(Reuters) – Nestle (NESN.S) will pay $2 billion to buy the remaining stake in Aimmune Therapeutics Inc (AIMT.O), gaining full ownership of the first U.S.-approved peanut allergy treatment which has struggled with a slow launch due to the COVID-19 pandemic.
Nestle said on Monday its offer for Aimmune values the California-based drugmaker, in which it already has a stake of around 25.6%, at $2.6 billion.
Aimmune’s shares more than doubled on Monday, just shy of Nestle’s offer price of $34.50 per share.
The U.S. company’s shares have slumped this year, as the pandemic led to many clinician’s offices remaining shut, leading to a slow launch of its therapy, Palforzia, which was approved in January.
Shares “started 2020 right about at this level before the pandemic, and resultant shut-down of allergy clinics across the U.S. essentially killed the launch of Palforzia,” Piper Sandler analyst Christopher Raymond said.
“As pandemic-related disruption recedes and Palforzia’s true demand begins to manifest, it will be deemed that Nestle got itself a bargain here,” Raymond added.
Peanut allergies are prevalent in an estimated 1.6 million teens and children in the United States alone, making it a lucrative market that could eventually help Aimmune bring in billions of dollars in sales.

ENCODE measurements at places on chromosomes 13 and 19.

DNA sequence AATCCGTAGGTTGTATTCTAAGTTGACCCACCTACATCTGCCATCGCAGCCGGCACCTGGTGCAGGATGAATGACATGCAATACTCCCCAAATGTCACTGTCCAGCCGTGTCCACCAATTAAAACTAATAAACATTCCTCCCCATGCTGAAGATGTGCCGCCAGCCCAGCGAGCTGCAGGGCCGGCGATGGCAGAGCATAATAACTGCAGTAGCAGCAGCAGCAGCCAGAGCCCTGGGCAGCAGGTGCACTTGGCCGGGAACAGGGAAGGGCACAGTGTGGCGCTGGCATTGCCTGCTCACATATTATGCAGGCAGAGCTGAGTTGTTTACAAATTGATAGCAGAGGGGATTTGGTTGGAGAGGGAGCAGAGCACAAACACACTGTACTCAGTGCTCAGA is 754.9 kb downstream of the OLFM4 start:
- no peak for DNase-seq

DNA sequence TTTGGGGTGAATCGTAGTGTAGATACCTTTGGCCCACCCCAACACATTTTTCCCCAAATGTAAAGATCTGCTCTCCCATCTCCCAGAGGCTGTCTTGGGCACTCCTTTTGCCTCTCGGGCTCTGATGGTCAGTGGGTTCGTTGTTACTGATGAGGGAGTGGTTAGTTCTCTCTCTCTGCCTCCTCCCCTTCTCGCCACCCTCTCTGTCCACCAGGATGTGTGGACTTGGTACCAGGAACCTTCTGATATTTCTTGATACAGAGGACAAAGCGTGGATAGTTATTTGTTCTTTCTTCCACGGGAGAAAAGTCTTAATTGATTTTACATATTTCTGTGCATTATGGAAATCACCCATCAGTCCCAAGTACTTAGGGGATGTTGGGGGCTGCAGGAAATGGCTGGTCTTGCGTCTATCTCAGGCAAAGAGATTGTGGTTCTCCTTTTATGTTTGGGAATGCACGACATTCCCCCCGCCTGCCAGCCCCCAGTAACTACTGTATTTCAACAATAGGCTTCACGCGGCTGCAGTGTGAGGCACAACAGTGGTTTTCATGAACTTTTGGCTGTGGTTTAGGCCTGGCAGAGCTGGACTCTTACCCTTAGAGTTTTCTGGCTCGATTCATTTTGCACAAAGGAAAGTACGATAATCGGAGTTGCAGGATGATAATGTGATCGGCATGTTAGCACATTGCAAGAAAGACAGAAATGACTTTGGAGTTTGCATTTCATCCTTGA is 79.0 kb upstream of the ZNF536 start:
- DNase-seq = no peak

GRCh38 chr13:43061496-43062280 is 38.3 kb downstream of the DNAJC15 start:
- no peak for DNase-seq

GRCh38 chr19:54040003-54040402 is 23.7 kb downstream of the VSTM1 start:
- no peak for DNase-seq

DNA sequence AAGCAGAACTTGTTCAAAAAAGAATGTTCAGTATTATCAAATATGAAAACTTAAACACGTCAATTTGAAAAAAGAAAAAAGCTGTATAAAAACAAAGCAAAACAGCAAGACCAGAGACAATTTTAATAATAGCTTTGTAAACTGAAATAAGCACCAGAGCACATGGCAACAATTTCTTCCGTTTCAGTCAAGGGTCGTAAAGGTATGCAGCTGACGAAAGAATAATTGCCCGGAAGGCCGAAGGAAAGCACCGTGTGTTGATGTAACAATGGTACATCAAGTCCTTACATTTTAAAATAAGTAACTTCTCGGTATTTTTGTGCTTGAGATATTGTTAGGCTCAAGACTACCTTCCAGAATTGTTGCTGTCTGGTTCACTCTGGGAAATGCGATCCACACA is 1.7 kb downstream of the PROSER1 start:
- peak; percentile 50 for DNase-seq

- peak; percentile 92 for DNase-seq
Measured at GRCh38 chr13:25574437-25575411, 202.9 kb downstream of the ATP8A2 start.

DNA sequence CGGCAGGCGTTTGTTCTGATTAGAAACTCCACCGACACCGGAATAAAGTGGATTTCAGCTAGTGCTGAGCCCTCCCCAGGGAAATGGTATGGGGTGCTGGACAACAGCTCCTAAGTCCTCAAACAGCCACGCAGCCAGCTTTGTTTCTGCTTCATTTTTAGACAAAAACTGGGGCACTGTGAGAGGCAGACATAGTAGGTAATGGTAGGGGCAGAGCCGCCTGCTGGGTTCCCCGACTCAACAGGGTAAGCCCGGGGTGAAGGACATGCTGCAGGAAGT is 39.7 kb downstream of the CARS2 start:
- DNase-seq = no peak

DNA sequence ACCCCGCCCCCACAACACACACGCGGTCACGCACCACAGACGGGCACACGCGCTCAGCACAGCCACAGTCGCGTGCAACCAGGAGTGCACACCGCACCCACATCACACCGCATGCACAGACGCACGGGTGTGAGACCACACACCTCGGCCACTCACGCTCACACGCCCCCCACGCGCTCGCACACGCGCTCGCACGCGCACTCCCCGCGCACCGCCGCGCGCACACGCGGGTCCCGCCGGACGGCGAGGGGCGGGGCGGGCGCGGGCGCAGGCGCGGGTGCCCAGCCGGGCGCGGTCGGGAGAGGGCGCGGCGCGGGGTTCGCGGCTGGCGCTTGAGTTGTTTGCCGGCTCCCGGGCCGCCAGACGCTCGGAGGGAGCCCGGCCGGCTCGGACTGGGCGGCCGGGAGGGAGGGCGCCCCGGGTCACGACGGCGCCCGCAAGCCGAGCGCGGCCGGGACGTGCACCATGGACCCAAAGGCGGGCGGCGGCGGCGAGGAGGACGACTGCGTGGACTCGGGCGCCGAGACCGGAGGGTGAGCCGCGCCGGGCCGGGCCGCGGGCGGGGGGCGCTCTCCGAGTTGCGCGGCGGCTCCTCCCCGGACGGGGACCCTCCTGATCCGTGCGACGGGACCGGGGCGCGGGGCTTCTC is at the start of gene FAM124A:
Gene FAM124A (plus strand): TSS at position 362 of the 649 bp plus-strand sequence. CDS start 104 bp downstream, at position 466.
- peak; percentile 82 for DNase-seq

The deal helps Nestle, known for its KitKat chocolate bars and Nescafe instant coffee, expand its Nestle Health Science division which it set up in 2011 to open up a new area of business.
With Nestle’s prior investment of $473 million, it would be making a cash payment of just under $2 billion, Nestle Health head Greg Behar told Reuters.
The unit was on track to more than double sales by 2022, from 2 billion Swiss francs ($2.21 billion) in 2014, and was expected to close 2020 at 3.3 billion francs, Behar added.
($1 = 0.9035 Swiss francs)